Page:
This includes people born, educated, or having lived in Market Bosworth.
The Town entered into the Britain in Bloom competition on the 500th anniversary of the battle in 1985. Floral decorations were displayed around the town. The success of this entry caused the formation of the "Bosworth in Bloom Committee", to prepare for more displays. In 2012 - the Town reached the national finals for England and won a Gold Award.
The town has two football teams, AFC Market Bosworth (playing mostly on Saturdays) and Market Bosworth FC (mostly Sundays). Both have teams across various age groups from under 5s to over 35s. The triathlon club and cricket club are based at the same ground as Market Bosworth FC, the sports and social club.
The town also has a rugby club and a tennis club.
The facilities within Market Bosworth are very good for a town of its size.
The market square is in the centre of the town, surrounded by various shops, including craft and antique shops, small cafes, a traditional green grocery store, co-op, newsagents, an HSBC bank and estate agents. A regular market takes place on Wednesdays and monthly Sunday Farmers' Markets. The town also has a doctor's surgery, dentist and library.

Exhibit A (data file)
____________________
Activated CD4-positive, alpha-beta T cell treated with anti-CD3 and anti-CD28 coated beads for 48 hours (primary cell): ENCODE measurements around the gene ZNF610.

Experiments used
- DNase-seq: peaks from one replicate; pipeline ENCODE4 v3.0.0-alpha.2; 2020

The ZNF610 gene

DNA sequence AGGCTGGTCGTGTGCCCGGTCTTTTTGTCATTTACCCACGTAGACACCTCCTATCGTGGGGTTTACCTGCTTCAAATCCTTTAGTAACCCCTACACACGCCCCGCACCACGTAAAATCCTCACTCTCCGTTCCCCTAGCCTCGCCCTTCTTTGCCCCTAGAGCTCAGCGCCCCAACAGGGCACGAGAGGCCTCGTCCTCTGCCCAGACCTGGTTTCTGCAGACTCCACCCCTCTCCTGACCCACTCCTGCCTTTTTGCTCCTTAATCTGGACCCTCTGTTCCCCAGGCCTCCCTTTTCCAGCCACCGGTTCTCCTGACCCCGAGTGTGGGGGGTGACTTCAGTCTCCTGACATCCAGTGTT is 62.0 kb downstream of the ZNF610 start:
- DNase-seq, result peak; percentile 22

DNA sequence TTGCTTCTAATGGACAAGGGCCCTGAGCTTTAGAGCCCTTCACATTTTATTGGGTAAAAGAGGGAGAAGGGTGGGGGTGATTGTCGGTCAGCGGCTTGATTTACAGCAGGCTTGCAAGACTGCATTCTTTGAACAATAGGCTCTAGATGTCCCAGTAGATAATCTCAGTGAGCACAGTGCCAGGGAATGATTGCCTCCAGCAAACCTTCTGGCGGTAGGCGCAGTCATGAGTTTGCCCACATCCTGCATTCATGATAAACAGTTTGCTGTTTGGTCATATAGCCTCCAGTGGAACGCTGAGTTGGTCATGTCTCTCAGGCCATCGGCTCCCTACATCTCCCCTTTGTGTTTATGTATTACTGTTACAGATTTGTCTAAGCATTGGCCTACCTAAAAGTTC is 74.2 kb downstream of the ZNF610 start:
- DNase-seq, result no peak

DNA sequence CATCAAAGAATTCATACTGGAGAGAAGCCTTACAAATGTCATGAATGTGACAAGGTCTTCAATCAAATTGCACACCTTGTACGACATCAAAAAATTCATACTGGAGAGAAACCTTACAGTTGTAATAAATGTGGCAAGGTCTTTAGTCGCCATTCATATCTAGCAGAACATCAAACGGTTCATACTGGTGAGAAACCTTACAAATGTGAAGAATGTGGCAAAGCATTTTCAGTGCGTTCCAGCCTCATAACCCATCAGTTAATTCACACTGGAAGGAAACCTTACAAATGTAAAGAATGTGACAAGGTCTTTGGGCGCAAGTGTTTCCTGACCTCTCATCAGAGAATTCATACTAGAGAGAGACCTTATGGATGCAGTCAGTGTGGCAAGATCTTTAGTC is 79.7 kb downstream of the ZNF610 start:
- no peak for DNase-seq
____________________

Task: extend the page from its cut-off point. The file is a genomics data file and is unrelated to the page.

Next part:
The town has three schools, Market Bosworth Primary and Junior School, The Market Bosworth School, and the private Dixie Grammar School, three churches, Anglican, Catholic and Free Church, a fire station, and a large hotel.
The town centre boasts many characterful, historic buildings. In the corner of the Market Place are two cottages, known as the Rose and Thistle Cottages, named to confirm the link of the Dixie family to England and Scotland. The properties date back to 1640 (engraved in the frame at first floor) and the original Crook A frame can still be seen in Thistle Cottage which is now a tea room and bistro. Rose Cottage remains as a private residence. The cottages were extensively rebuilt and re-faced with brickwork in 1807 (evidenced by date stamped brick on Thistle Cottage facade) to modernise the appearance in keeping with other properties around the Market Place.
There are three pubs, The Black Horse, The Dixie Arms Hotel and the Red Lion, which is one of Bosworth's oldest buildings. Earlier pubs included King William IV, now converted into private residences; Inn on the Park, demolished to accommodate the Sycamore Way housing estate, and the Wheatsheaf, now a small shopping courtyard.
Market Bosworth Country Park and Bosworth Water Park offer outside recreation. The site of the Battle of Bosworth is a few miles south of the town. Market Bosworth was previously served by the Ashby and Nuneaton Joint Railway which is now the heritage Battlefield Line Railway and runs at weekends from Shackerstone, via Market Bosworth station to Shenton. The Ashby Canal runs adjacent to the railway and is served by Bosworth Marina with moorings for 150 boats.
There are hourly bus services to Leicester, Hinckley and Coalville.